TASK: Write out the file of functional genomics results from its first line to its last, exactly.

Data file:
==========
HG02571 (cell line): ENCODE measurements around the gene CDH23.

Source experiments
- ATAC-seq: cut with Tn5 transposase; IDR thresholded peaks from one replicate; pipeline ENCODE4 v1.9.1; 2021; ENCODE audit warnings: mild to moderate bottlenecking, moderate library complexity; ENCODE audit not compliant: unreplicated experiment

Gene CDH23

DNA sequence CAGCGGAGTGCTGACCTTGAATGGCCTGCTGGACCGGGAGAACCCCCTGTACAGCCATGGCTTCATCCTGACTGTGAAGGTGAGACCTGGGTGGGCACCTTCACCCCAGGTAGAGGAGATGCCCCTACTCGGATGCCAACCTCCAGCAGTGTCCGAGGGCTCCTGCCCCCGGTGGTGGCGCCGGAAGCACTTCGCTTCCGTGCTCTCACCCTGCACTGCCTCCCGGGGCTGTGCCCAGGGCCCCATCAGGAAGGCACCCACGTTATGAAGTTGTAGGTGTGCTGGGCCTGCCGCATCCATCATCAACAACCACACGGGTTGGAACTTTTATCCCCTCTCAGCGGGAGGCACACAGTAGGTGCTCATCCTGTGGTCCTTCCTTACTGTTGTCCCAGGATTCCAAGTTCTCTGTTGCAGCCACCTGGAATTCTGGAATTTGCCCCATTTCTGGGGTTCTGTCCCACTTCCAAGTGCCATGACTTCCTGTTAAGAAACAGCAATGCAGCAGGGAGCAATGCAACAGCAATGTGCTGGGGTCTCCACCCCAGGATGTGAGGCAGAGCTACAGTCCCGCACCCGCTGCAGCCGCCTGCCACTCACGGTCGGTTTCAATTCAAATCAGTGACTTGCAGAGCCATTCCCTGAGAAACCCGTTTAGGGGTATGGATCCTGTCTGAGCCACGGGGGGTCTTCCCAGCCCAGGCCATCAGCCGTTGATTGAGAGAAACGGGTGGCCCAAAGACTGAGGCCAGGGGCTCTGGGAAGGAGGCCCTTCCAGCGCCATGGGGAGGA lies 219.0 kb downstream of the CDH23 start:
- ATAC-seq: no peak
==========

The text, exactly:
HG02571 (cell line): ENCODE measurements around the gene CDH23.

Source experiments
- ATAC-seq: cut with Tn5 transposase; IDR thresholded peaks from one replicate; pipeline ENCODE4 v1.9.1; 2021; ENCODE audit warnings: mild to moderate bottlenecking, moderate library complexity; ENCODE audit not compliant: unreplicated experiment

Gene CDH23

DNA sequence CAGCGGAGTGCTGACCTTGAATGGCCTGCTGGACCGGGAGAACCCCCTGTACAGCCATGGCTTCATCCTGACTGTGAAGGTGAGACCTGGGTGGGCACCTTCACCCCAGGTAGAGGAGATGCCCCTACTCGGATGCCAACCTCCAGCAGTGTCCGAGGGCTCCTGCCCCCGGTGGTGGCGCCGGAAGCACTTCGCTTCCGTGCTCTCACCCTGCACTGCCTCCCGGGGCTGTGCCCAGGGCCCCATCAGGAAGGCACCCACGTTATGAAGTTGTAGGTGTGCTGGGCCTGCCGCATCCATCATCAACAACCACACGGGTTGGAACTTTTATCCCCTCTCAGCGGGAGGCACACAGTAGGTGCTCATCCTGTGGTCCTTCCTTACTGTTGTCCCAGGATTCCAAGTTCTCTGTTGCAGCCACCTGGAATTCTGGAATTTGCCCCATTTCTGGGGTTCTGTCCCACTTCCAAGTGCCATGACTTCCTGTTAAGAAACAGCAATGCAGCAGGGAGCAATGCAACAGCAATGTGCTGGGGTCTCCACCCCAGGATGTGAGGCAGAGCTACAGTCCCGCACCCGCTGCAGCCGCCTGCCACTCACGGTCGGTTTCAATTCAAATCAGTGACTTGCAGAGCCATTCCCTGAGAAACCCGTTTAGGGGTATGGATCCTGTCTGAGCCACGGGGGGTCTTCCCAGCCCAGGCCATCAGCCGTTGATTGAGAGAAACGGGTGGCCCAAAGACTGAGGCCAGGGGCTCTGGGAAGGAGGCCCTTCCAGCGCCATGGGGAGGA lies 219.0 kb downstream of the CDH23 start:
- ATAC-seq: no peak